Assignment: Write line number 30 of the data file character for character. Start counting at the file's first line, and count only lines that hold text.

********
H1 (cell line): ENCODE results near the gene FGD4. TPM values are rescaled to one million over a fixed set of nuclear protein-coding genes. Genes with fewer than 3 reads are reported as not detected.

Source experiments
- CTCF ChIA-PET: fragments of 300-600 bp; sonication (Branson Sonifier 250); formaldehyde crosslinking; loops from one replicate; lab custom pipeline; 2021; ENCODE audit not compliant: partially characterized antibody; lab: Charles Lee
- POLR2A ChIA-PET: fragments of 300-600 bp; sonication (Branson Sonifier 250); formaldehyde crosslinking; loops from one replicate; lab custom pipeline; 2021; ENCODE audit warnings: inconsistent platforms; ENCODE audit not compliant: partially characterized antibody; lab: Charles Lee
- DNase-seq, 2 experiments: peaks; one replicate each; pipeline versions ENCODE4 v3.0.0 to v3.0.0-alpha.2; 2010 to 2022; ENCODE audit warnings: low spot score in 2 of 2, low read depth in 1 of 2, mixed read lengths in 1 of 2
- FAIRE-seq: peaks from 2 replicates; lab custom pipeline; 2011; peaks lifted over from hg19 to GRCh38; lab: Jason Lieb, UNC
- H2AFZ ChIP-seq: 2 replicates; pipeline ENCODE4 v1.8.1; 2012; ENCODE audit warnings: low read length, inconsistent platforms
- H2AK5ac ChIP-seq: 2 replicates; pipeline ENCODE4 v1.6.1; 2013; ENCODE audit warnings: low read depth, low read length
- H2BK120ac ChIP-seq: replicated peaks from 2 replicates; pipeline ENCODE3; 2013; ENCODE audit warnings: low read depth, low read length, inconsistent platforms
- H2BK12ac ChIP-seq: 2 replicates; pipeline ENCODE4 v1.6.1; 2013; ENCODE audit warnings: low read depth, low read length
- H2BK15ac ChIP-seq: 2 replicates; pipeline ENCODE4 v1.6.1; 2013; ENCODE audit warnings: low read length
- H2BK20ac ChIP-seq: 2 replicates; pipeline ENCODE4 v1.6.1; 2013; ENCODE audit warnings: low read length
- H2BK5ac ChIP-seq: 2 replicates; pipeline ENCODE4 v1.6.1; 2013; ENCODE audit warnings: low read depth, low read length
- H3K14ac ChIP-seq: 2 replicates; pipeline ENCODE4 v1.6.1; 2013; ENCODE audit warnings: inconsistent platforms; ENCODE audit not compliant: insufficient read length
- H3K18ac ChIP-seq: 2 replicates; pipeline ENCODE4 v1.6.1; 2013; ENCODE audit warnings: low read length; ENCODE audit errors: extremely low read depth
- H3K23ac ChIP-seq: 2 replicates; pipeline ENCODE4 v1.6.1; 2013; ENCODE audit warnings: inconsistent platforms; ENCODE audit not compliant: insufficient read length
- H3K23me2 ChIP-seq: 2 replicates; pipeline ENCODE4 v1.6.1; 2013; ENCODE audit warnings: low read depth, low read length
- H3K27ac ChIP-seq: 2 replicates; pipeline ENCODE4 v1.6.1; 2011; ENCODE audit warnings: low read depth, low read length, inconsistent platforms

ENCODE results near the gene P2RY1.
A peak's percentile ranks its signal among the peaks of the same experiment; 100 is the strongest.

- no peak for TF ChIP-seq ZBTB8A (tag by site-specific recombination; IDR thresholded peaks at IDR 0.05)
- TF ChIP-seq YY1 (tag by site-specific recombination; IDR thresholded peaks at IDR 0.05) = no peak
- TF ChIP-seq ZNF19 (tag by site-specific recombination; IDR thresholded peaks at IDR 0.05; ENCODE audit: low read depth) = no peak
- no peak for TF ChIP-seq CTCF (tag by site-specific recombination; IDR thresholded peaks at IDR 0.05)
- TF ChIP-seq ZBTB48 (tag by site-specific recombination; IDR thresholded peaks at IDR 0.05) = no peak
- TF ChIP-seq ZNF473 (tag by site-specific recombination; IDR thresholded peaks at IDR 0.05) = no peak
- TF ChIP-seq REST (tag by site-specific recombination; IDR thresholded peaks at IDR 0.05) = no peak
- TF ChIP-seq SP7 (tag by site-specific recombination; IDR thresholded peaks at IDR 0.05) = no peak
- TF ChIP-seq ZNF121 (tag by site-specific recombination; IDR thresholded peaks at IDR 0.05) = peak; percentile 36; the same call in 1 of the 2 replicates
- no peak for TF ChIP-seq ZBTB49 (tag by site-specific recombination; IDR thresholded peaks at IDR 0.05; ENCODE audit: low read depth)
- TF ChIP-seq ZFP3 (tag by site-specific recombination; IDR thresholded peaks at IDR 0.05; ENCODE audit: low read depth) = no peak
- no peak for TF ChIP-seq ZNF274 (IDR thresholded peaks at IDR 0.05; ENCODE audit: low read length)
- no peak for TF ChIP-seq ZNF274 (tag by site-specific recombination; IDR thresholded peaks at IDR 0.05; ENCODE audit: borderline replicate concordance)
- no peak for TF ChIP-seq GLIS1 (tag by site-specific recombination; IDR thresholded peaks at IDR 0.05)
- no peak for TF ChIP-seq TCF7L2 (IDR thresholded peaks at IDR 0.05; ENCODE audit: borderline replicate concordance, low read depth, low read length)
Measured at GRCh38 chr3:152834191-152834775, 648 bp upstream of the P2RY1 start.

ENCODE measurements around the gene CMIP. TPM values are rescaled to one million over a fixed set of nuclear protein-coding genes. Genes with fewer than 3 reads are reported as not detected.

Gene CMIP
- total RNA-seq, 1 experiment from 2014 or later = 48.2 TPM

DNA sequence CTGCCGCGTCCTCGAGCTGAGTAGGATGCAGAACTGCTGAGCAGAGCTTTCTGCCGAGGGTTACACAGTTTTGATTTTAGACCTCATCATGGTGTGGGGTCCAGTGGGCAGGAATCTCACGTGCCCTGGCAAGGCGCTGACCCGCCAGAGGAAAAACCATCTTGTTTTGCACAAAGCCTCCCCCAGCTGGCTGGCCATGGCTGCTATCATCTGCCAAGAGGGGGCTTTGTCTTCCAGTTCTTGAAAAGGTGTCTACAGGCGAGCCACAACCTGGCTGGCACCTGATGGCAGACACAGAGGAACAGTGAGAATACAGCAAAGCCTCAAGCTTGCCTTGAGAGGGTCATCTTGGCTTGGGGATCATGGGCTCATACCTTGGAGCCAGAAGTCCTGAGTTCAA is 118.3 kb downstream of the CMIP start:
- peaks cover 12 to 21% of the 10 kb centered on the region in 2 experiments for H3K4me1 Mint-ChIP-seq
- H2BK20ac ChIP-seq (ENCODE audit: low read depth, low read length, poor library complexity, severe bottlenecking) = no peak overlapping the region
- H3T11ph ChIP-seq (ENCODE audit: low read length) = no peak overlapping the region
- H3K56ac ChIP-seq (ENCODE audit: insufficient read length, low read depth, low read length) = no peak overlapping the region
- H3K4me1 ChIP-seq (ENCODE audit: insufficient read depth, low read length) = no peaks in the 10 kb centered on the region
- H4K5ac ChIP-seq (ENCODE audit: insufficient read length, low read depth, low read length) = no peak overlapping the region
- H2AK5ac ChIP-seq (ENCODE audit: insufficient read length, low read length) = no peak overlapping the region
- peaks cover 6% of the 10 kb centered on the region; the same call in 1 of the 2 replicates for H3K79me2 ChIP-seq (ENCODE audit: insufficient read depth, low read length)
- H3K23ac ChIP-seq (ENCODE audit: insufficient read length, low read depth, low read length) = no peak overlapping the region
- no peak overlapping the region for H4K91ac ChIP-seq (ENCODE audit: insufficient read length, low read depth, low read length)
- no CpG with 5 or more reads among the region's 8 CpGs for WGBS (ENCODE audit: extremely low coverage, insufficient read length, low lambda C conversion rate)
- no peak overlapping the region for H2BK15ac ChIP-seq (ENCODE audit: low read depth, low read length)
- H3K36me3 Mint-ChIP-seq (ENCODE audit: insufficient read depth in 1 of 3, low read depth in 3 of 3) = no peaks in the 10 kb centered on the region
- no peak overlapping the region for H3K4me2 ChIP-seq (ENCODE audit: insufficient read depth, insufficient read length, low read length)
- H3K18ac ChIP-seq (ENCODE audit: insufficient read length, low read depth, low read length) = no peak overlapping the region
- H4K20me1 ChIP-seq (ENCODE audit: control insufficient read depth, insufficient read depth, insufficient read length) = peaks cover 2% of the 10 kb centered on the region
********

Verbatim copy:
- no peak for TF ChIP-seq ZBTB49 (tag by site-specific recombination; IDR thresholded peaks at IDR 0.05; ENCODE audit: low read depth)